Connect with us

Internet

Windows 10 Task Scheduler Zero-Day Vulnerability Exploit Leaked, Can Help Gain Admin-Level Access

Published

on

Windows 10 has been hit by yet another zero-day vulnerability that can allow malicious parties to gain admin-level privileges. The yet unnamed zero-day vulnerability can be exploited to break into a system and gain full control over it. The newly discovered threat to Microsoft’s operating system can be classified as a Local Privilege Escalation (LPE) that can help hackers change the privilege level of an account to admin level, and it is associated with the native Task Scheduler process. The exploit can reportedly work on previous versions like Windows XP and Windows Server as well.

The vulnerability was spotted by a security researcher going by the name SandboxEscaper, the same person who also discovered another zero-day vulnerability affecting the Microsoft Data Sharing service last year. SandboxEscaper shared the demo exploit code for the vulnerability on Github, which is a little ironic since Github is owned by Microsoft, alongside a proof-of-concept video detailing the process of exploiting the flaw.

As mentioned above, the vulnerability is associated with the Windows Task Scheduler process wherein bad actors can run a malicious command to promote the account level from low-privilege to admin control level. Once admin access is achieved, the malicious party can gain control over the entire system and target other system files. Will Dormann, a vulnerability analyst at CERT, has confirmed that the exploit is functional even on the latest Windows 10 May 2019 build. The exploit affects 32-bit and 64-bit versions of Windows 10, Windows Server 2016 and Windows Server 2019.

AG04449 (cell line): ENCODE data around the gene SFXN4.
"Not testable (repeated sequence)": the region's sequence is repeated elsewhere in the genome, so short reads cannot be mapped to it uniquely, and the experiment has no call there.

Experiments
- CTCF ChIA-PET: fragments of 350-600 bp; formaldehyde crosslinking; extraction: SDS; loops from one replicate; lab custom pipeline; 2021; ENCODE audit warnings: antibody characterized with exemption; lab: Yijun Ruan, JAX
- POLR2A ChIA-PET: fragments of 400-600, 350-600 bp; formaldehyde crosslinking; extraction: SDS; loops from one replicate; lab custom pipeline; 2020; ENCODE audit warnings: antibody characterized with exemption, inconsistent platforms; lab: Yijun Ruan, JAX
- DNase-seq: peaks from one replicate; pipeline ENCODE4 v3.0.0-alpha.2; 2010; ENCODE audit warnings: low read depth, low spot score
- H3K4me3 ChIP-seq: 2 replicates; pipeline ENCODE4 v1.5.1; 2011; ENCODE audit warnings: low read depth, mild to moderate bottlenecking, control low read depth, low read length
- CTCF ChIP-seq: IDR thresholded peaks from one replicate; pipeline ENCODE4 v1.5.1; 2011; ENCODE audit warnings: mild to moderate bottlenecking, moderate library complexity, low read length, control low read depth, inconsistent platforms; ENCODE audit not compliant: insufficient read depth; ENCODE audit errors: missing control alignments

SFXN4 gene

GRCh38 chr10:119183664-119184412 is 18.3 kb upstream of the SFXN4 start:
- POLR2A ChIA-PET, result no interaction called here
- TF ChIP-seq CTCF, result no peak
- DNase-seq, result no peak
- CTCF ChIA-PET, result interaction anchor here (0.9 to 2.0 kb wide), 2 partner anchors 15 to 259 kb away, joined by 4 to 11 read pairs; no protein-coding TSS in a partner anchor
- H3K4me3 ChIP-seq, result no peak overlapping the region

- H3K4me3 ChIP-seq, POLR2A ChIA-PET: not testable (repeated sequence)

Theoretically, the flaw can reportedly be exploited on all versions of Windows such as Windows XP, and dating all the way back to Windows Server 2003. The vulnerability is yet to be patched, which means it is open to exploit. SandboxEscaper also claims to have discovered four more unpatched Windows bugs, with three of them being LPEs and the last one being associated with the Sandbox process.



Source link

Continue Reading
Click to comment

Leave a Reply

Your email address will not be published. Required fields are marked *

Internet

Loon harnesses Google AI to deploy a reinforcement learning navigation system

Published

on

Loon is a company that’s been working on a project for a while aiming to use superpressure balloons floating in the stratosphere to deliver Internet connectivity. We don’t hear about the project very often, and some may wonder if it is still relevant with SpaceX already in trials with its Starlink Internet service using satellites. Loon has deployed something very … Continue reading

Continue Reading

Internet

Pixel 5 durability test digs for the metal under thick plastic

Published

on

While Google is an excellent software developer and advertiser, its luck with hardware products has been rather hit or miss. Its own smartphones, in particular, are hailed for their “pure” Android experience but often criticized for their hardware quality. The Pixel 5 didn’t escape that curse, with reports of the screen slightly separating from its frame. But while Google strangely … Continue reading

Continue Reading

Internet

ecobee SmartCamera adds iCloud storage via HomeKit Secure Video

Published

on

The explosion of smart home products from various manufactures pretty much mirrored a similar scenario when mobile phones landed on the market. Each one communicated only with others from the same brand unless some third-party platform tries to orchestrate the communication between different devices. Apple HomeKit is one such smart home platform and brands like ecobee are only too happy … Continue reading

Continue Reading

Trending